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Inside Out: Critique vs. ?


I recently applied to and interviewed for an artist residency at a senior center in New York City. Given that I'm interested in oral history, it seemed like a natural fit. However, in creating my project proposal, and then going through the ensuing interview process, I began to feel a sense of unease. I realize now that this unease was due to the fact that I felt the need to speak differently about my work and about the project I had proposed then I normally might have, say around friends, or a curator. Is this kind of doublespeak a necessary evil when engaging in public projects?

Basically the question is: is the driving force behind my work the desire to critique? I became preoccupied with this idea when I recently attended a symposium and this question was posed by a critic to an artist, in the sense of "where is the critique". The artist in question resisted the notion of critique, instead insisting that the nature of her work was to open up new opportunities and new methods…

But is there a certain kind of danger is using this kind of ambiguous language? I've started to feel lately that artists who engage with the public are in a unwieldy place. There seems to be a lot of cynicism about the social practice work of the last decade and a sense that reclaiming authorship is important, yet a lingering on of some of the same old language. In thinking about my own work I began to wonder, have I been fooling myself in thinking that my interest in working with specific communities is devoid of any cynicism, irony, or mischievousness? Should I be more honest with myself, and more specific in terms of my intentions?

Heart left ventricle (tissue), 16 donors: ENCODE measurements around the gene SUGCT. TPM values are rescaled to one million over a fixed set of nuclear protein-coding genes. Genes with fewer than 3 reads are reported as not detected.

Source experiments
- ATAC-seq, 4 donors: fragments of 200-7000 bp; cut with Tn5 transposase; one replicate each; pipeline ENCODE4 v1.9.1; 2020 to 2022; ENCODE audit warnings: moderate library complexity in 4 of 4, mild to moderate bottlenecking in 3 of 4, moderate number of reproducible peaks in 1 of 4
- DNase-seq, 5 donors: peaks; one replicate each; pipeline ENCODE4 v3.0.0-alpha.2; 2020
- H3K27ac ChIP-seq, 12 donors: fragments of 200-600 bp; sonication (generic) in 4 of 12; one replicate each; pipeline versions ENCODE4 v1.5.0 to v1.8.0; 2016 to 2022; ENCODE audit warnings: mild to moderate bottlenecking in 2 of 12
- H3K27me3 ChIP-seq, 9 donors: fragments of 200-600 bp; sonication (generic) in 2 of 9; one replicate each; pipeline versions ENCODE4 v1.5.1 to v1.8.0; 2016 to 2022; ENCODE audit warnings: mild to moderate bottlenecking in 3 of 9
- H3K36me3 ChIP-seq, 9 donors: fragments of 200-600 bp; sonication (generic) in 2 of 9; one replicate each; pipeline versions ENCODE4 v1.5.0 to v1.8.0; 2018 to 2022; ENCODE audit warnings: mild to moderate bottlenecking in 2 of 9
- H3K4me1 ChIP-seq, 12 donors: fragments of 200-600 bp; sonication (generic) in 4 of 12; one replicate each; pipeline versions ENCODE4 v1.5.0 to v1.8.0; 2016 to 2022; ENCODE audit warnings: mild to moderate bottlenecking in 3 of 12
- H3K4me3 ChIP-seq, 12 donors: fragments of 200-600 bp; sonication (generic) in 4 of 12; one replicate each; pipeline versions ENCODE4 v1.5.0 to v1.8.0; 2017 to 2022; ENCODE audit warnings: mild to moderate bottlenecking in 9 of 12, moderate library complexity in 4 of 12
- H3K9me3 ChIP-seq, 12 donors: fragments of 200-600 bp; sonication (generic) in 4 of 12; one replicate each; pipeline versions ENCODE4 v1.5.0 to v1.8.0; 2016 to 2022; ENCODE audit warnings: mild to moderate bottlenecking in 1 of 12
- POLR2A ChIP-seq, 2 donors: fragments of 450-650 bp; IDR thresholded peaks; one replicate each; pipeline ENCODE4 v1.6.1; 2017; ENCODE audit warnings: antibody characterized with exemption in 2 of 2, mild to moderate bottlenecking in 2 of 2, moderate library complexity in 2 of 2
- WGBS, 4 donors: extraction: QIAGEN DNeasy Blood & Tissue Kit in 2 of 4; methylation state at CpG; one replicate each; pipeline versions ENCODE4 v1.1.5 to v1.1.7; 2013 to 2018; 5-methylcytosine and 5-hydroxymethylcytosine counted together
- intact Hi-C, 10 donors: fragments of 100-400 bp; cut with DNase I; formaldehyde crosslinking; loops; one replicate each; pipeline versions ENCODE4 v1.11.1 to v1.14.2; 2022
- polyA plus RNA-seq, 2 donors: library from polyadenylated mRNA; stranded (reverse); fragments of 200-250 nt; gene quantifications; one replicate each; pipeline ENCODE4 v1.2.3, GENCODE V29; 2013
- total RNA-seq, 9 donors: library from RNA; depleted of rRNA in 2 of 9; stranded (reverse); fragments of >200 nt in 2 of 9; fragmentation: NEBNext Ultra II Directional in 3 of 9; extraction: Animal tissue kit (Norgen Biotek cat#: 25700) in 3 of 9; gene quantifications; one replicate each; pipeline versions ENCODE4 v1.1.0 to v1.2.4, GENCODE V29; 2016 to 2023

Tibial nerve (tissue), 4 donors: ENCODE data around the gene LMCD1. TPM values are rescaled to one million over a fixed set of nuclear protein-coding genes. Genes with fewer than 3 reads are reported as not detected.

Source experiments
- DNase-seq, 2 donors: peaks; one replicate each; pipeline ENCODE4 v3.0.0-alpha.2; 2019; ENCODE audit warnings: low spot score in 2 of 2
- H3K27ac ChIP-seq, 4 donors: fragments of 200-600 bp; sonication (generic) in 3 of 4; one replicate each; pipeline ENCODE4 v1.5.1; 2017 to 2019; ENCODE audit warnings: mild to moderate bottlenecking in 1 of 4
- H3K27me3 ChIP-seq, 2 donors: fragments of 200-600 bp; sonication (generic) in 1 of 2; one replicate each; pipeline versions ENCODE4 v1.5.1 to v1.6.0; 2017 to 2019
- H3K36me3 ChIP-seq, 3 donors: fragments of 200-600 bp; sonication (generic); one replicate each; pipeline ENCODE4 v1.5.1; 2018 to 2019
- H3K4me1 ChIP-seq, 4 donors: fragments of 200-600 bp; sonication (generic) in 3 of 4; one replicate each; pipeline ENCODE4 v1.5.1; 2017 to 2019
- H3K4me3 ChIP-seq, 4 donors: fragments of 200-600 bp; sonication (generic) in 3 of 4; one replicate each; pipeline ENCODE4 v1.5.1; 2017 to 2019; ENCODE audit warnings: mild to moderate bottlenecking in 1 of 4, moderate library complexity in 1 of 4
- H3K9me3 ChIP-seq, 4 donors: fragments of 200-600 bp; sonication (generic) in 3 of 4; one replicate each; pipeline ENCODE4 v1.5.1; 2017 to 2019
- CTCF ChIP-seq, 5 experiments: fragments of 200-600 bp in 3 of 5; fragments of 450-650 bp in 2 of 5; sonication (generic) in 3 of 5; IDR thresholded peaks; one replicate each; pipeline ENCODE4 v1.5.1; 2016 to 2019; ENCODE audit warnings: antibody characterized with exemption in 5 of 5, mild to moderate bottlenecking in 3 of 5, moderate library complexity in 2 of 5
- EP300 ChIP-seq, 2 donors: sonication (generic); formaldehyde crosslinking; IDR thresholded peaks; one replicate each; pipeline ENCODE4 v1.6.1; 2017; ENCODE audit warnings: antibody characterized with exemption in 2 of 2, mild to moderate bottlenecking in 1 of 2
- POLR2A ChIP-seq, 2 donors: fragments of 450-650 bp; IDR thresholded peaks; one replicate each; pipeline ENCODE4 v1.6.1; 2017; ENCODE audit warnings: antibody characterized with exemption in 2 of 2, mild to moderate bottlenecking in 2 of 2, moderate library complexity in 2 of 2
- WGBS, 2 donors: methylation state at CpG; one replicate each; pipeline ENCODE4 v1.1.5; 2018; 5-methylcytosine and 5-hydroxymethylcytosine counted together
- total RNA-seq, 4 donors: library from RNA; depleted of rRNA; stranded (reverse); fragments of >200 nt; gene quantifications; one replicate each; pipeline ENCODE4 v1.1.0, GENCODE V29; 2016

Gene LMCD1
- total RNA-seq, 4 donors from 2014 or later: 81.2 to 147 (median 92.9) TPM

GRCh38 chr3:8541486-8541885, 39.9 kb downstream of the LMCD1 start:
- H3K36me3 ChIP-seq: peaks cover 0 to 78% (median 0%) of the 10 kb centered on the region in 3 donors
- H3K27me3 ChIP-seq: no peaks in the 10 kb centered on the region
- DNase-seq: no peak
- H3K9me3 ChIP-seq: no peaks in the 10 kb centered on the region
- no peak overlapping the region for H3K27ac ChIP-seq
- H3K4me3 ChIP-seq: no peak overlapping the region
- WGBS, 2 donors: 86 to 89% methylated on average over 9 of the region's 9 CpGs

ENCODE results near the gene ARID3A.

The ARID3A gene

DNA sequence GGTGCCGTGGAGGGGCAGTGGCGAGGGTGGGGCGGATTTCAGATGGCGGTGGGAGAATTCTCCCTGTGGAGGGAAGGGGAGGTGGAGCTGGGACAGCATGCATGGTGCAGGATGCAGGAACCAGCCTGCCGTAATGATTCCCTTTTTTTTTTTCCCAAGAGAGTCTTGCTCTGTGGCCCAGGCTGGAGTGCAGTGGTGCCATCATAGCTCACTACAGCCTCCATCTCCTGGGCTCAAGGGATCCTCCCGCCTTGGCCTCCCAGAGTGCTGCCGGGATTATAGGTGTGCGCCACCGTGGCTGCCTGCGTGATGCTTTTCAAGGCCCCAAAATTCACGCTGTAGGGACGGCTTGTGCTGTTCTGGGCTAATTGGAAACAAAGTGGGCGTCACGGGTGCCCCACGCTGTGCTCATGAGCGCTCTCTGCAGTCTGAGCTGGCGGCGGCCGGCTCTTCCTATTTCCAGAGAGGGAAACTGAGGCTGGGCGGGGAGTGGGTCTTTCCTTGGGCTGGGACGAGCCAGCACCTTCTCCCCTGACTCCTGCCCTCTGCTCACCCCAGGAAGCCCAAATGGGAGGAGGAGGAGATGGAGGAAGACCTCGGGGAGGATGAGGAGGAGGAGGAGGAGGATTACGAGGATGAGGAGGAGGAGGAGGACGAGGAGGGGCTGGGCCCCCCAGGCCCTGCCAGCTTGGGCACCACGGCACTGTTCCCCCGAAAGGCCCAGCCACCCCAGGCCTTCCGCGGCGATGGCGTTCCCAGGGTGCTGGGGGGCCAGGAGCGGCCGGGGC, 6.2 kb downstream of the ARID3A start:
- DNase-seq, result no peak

This week I re-read Claire Bishop’s essay that appeared in Artforum in 2006. You can find that essay here.

The following is a quote from that article about a couple of artists, including Jeremy Deller and Phil Collins two of my personal favorites, which gave me a moment of pause:

"Deller, Collins, Zmijewski, and Holler do not make the correct ‘ethical choice‘, they do not embrace the Christian ideal of self-sacrifice; instead, they act on their desire without the incapacitating restrictions of guilt. In so doing, their work joins a tradition of highly authored situations that fuse social reality with carefully calculated artifice."

I like all of the projects she champions, but is acting on desire without the pull back of guilt really the way to go? I feel guilty often. It's basically my go to emotion. Am I off base in thinking that guilt is sort of under-rated and honesty maybe a little overrated?

This video was pretty popular a couple of months ago:

Clearly, people think watching guilty puppies is amusing. Maybe this is something to explore...


About Author

Siobhan Landry is January's artist in residence on Big Red & Shiny's blog series, Inside Out.

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